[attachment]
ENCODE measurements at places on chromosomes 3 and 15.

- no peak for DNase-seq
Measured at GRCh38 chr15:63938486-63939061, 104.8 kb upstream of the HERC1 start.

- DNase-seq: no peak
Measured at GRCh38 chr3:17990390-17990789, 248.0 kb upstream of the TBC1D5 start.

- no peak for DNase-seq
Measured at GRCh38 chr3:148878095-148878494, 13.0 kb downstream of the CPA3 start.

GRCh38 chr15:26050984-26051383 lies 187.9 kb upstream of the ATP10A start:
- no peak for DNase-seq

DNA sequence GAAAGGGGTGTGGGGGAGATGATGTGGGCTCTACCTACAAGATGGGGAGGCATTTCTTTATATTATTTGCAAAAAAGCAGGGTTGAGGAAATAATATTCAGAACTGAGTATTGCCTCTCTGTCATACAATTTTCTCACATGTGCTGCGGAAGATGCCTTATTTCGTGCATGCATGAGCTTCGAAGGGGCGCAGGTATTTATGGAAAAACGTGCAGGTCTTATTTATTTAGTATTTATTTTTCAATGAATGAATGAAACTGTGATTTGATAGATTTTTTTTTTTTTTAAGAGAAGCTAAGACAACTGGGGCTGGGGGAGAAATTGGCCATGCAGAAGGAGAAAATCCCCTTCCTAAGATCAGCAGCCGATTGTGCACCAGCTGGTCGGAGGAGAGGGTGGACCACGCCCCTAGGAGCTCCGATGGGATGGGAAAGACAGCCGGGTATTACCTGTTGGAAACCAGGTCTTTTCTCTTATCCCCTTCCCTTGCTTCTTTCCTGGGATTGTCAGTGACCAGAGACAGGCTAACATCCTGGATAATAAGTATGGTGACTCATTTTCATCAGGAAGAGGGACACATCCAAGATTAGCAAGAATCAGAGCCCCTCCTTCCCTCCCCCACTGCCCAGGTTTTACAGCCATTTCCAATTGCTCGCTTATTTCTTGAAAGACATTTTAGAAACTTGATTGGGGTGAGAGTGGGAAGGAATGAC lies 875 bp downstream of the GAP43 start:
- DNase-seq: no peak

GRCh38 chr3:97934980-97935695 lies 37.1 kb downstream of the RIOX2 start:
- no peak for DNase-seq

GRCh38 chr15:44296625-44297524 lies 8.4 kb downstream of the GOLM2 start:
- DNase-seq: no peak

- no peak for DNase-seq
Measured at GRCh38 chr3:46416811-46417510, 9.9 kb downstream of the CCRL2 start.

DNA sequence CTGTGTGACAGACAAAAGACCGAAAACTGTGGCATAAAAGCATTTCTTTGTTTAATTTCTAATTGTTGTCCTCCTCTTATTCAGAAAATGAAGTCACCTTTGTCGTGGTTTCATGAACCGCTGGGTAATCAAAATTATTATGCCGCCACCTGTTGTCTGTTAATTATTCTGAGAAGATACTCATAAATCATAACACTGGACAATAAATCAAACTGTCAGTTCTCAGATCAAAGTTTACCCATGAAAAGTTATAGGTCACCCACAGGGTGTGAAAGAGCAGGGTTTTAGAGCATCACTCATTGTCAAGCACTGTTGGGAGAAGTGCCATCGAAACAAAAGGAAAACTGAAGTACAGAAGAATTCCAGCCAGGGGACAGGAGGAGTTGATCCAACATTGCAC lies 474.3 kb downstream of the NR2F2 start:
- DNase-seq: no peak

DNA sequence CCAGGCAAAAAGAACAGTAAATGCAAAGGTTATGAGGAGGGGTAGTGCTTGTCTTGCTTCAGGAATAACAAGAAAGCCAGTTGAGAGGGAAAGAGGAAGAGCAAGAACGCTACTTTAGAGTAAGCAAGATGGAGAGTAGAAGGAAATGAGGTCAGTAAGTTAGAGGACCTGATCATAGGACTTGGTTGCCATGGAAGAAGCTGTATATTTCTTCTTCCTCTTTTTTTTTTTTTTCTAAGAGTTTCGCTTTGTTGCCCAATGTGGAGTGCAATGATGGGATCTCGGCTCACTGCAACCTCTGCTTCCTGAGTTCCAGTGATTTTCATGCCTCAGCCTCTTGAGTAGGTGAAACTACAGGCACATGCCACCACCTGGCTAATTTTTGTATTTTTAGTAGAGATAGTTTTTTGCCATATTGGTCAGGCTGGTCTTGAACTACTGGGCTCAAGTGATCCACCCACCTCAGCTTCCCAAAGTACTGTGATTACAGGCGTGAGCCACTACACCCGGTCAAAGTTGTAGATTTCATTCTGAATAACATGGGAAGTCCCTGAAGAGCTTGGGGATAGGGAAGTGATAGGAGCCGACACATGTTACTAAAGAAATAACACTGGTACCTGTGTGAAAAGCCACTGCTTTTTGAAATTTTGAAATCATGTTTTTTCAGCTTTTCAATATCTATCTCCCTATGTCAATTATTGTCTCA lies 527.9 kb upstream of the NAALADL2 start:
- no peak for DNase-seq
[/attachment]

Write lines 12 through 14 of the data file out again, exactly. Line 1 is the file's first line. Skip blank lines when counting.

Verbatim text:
GRCh38 chr3:97934980-97935695 lies 37.1 kb downstream of the RIOX2 start:
- no peak for DNase-seq

GRCh38 chr15:44296625-44297524 lies 8.4 kb downstream of the GOLM2 start: